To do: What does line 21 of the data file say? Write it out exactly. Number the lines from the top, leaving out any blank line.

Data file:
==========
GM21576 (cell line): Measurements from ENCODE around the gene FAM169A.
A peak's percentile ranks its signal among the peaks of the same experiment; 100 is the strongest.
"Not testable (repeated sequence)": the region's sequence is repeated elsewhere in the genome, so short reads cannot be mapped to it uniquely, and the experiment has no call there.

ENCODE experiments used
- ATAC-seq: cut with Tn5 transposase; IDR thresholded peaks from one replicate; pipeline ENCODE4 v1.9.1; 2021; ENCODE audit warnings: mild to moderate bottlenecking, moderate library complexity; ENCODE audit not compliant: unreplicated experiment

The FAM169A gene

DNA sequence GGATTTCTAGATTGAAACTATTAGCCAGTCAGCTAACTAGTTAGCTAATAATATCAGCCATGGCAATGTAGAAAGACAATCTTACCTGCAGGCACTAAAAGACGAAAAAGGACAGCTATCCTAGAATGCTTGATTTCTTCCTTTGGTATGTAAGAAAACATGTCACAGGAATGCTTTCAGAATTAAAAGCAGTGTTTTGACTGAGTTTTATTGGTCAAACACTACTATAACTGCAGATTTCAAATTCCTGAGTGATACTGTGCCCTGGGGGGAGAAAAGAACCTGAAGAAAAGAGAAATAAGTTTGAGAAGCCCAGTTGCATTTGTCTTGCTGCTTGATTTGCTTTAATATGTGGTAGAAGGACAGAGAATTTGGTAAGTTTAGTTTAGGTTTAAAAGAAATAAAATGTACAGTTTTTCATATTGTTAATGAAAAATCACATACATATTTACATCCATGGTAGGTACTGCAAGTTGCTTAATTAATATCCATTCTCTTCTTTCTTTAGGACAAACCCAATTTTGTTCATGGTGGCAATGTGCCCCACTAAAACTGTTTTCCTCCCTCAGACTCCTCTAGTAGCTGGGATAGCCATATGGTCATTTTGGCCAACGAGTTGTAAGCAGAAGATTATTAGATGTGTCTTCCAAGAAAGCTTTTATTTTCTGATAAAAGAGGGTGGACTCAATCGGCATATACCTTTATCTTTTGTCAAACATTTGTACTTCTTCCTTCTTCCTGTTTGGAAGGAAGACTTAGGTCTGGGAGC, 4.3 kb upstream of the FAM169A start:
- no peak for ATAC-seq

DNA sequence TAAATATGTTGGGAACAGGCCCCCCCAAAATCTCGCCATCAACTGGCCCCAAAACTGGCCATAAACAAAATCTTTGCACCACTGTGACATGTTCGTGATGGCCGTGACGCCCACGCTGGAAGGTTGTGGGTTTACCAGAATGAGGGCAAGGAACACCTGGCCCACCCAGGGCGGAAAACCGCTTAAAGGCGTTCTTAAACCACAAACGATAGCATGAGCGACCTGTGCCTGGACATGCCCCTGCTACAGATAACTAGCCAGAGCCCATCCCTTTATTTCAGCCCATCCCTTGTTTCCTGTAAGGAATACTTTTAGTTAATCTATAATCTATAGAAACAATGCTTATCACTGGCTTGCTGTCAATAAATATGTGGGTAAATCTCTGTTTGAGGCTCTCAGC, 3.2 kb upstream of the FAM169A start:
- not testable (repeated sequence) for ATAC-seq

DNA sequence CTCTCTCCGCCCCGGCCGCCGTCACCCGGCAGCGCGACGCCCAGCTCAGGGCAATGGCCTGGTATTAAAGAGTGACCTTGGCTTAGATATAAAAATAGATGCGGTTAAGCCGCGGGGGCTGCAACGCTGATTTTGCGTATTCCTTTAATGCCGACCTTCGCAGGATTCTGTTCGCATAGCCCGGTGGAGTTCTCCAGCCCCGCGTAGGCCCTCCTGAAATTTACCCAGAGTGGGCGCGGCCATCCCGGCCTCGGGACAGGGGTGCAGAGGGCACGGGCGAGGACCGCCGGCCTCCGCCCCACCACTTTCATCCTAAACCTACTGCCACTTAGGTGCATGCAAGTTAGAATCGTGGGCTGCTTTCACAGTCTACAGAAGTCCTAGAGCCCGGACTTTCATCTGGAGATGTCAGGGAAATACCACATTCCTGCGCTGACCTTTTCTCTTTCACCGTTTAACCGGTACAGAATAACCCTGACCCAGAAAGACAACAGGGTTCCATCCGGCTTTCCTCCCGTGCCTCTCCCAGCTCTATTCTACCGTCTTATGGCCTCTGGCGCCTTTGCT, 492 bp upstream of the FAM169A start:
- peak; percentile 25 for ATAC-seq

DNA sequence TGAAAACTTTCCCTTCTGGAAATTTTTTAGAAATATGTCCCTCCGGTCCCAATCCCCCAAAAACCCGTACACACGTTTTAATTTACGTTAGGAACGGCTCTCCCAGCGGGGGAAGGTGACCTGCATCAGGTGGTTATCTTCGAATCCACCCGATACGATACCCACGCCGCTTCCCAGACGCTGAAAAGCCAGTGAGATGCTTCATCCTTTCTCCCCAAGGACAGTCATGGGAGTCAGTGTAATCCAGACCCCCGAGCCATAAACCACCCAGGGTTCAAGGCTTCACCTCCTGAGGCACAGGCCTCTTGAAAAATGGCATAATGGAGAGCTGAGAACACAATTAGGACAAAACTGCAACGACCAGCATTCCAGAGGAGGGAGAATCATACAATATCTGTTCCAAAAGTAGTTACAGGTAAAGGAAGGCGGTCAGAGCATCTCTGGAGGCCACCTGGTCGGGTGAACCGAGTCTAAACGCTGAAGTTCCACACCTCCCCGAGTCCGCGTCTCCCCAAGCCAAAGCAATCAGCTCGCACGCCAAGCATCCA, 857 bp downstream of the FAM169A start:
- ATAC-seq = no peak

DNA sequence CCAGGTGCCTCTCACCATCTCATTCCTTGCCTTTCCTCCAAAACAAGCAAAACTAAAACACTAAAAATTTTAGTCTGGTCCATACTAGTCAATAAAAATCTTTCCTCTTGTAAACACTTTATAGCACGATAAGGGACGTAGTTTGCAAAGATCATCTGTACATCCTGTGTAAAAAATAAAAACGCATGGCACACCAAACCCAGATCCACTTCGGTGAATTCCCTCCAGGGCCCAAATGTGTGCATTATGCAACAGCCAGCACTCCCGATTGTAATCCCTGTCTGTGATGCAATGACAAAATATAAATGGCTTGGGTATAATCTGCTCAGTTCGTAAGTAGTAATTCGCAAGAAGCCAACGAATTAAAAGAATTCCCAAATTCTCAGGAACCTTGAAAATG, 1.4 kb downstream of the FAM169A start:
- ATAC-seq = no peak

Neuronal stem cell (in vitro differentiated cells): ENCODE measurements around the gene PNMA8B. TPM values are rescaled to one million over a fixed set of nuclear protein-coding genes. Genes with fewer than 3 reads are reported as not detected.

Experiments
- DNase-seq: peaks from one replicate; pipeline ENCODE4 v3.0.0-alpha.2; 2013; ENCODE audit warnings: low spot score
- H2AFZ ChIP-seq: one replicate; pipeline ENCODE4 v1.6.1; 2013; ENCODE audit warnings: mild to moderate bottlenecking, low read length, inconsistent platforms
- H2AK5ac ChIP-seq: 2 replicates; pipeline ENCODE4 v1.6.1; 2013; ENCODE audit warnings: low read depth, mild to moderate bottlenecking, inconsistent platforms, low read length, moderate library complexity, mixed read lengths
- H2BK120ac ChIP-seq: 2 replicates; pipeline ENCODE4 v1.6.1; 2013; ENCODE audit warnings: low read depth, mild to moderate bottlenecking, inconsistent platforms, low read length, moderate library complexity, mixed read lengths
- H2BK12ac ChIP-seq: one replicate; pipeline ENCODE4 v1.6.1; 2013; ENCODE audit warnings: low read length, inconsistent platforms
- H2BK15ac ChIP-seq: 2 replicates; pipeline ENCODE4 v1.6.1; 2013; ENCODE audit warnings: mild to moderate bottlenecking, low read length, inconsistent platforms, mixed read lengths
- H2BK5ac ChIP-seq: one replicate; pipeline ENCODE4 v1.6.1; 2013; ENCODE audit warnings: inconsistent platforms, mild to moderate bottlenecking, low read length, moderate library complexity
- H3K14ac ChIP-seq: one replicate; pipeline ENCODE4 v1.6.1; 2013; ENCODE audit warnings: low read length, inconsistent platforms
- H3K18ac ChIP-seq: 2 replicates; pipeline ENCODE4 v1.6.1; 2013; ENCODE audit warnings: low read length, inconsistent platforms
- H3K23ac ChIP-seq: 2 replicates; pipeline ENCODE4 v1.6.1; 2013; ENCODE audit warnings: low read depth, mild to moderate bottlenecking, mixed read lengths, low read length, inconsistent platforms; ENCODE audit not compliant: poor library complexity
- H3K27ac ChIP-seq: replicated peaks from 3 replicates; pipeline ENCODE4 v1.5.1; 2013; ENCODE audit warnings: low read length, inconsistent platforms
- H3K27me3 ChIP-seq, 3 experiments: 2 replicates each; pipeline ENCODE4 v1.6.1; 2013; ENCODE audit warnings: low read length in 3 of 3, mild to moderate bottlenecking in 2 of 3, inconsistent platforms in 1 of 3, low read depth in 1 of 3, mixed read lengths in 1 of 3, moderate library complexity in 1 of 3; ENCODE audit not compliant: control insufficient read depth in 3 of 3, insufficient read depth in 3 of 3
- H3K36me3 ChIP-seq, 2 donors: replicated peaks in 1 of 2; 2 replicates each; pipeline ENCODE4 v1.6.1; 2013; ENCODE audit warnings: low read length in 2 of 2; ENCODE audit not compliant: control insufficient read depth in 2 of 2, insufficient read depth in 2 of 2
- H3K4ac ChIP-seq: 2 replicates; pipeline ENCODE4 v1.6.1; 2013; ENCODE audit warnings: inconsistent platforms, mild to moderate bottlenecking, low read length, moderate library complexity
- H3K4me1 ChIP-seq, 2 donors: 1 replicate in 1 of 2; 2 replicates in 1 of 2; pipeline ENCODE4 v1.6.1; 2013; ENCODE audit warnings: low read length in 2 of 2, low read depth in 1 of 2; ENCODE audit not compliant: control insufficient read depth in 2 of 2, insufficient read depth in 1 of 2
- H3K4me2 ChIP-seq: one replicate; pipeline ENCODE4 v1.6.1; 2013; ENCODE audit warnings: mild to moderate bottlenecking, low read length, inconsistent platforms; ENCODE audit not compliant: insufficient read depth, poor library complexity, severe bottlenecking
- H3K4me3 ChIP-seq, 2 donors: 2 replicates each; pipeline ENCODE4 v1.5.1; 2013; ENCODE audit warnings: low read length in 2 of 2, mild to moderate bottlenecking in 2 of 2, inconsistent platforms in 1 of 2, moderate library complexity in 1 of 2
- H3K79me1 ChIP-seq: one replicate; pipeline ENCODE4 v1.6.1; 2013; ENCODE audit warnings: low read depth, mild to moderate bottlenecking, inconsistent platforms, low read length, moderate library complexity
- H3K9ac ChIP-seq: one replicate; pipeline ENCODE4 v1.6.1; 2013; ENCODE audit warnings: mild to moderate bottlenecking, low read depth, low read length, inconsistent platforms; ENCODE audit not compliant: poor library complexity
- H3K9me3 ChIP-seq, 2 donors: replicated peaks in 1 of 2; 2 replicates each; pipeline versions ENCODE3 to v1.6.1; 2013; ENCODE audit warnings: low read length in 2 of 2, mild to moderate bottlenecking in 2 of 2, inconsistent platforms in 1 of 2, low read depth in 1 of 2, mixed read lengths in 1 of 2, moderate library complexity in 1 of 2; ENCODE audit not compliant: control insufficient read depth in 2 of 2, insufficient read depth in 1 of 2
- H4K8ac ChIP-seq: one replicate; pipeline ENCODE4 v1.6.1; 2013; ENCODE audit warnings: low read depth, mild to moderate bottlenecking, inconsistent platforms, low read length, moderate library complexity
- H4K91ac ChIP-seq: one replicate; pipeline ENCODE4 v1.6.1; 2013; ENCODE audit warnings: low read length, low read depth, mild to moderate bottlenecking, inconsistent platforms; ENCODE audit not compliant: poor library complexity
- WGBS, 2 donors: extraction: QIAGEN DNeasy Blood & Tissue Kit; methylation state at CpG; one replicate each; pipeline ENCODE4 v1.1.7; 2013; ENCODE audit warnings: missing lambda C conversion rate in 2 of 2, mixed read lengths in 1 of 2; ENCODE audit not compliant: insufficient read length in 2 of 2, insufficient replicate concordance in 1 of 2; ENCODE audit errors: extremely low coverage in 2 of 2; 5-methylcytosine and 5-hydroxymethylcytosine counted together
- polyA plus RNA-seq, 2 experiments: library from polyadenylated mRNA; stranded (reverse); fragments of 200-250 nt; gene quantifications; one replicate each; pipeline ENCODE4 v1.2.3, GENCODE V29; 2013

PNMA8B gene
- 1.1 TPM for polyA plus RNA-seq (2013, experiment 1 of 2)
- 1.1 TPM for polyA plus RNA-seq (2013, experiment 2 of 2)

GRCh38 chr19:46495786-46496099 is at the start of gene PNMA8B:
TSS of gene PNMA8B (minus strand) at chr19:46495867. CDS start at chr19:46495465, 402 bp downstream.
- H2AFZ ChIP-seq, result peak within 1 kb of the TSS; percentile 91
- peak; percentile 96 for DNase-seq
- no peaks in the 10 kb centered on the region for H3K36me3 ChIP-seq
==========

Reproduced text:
- H2AK5ac ChIP-seq: 2 replicates; pipeline ENCODE4 v1.6.1; 2013; ENCODE audit warnings: low read depth, mild to moderate bottlenecking, inconsistent platforms, low read length, moderate library complexity, mixed read lengths